This text should not be viewed as a comprehensive history of algebra before 1600, but as a basic introduction to the types of problems that illustrate the earliest forms of algebra. It would be particularly useful for an instructor who is looking for examples to help enliven a course on elementary algebra with problems drawn from actual historical texts.
—Warren Van Egmond about the French edition for MathSciNet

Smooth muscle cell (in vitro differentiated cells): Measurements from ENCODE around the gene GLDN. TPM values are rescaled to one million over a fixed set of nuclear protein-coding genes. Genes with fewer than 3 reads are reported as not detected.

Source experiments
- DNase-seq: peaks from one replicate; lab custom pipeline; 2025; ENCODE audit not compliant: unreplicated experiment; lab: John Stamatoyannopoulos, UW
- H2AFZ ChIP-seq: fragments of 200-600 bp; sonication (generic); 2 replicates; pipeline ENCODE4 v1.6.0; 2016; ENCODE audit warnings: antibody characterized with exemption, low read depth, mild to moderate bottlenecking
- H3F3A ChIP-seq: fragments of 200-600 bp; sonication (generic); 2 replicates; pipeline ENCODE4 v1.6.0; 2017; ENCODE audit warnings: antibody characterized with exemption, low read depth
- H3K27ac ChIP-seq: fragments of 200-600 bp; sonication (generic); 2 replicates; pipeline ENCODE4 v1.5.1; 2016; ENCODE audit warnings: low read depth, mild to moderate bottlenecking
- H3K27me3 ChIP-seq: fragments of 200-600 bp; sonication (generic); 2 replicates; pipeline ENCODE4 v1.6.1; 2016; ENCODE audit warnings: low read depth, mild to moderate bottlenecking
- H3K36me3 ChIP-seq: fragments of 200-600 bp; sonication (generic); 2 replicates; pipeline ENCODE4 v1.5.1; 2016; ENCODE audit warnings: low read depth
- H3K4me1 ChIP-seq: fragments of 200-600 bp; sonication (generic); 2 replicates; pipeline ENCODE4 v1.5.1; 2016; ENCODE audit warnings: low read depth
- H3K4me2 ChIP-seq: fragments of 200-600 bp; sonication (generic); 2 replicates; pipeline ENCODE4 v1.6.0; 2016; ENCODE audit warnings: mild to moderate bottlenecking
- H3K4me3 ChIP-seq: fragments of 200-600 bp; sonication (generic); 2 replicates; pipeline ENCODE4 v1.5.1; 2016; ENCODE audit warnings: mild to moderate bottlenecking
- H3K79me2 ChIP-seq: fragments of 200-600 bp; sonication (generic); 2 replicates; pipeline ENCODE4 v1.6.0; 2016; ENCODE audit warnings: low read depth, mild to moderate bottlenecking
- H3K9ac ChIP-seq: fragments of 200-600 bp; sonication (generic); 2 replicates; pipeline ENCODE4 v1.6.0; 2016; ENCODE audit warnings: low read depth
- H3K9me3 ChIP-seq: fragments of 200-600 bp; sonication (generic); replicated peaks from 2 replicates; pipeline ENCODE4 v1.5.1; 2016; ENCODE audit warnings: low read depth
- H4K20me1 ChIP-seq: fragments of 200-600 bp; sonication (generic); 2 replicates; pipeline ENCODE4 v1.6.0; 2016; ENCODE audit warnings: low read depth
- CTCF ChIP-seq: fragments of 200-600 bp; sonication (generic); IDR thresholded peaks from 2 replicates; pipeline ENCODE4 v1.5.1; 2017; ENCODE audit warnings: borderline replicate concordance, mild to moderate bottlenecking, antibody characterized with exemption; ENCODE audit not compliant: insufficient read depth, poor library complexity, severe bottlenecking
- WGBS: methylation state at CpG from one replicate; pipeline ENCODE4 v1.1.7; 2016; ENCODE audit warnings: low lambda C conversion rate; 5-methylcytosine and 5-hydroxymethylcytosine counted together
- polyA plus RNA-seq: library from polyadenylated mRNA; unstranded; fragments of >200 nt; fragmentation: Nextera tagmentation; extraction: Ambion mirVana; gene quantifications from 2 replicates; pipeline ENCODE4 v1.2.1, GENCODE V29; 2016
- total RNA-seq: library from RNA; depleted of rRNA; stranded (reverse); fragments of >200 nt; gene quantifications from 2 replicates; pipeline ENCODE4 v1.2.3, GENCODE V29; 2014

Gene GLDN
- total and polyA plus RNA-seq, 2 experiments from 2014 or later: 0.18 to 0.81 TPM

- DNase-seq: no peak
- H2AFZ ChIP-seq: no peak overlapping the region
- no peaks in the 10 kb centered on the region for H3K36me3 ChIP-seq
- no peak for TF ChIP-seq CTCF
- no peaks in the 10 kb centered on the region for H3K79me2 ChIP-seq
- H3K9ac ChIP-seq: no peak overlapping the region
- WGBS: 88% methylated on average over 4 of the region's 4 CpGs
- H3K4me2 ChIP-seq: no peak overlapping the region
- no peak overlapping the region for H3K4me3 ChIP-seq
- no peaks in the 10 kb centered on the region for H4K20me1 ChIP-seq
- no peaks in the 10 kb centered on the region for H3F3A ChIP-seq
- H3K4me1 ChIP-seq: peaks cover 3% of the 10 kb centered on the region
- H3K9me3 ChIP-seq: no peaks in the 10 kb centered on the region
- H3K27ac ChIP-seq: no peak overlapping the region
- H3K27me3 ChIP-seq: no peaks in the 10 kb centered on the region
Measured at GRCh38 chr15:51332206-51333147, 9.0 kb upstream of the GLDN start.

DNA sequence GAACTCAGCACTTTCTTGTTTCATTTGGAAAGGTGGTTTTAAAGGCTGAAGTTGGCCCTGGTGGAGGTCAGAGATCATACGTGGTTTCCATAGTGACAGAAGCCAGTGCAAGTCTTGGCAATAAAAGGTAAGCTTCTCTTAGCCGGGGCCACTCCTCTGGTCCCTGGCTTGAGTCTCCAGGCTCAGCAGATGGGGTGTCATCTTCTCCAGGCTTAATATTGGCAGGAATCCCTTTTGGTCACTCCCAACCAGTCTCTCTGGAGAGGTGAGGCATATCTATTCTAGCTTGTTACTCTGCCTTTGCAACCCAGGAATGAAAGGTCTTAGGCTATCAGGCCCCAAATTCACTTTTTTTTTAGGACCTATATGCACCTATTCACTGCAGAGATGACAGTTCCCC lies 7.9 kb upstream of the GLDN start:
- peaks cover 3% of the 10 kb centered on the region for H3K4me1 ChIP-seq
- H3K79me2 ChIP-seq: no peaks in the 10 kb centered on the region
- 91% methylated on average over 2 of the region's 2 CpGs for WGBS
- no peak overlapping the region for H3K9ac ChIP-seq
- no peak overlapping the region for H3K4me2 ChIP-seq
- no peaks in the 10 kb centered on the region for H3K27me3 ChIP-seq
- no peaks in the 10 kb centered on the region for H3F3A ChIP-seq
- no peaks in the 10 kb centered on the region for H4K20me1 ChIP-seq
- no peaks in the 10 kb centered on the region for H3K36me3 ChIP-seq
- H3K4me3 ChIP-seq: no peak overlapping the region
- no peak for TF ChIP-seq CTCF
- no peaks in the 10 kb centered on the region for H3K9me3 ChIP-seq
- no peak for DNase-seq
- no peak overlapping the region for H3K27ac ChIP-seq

This book does not aim to give an exhaustive survey of the history of algebra up to early modern times but merely to present some significant steps in solving equations and, wherever applicable, to link these developments to the extension of the number system. Various examples of problems, with their typical solution methods, are analyzed, and sometimes translated completely. Indeed, it is another aim of this book to ease the reader’s access to modern editions of old mathematical texts, or even to the original texts; to this end, some of the problems discussed in the text have been reproduced in the appendices in their original language (Greek, Latin, Arabic, Hebrew, French, German, Provençal, and Italian) with explicative notes.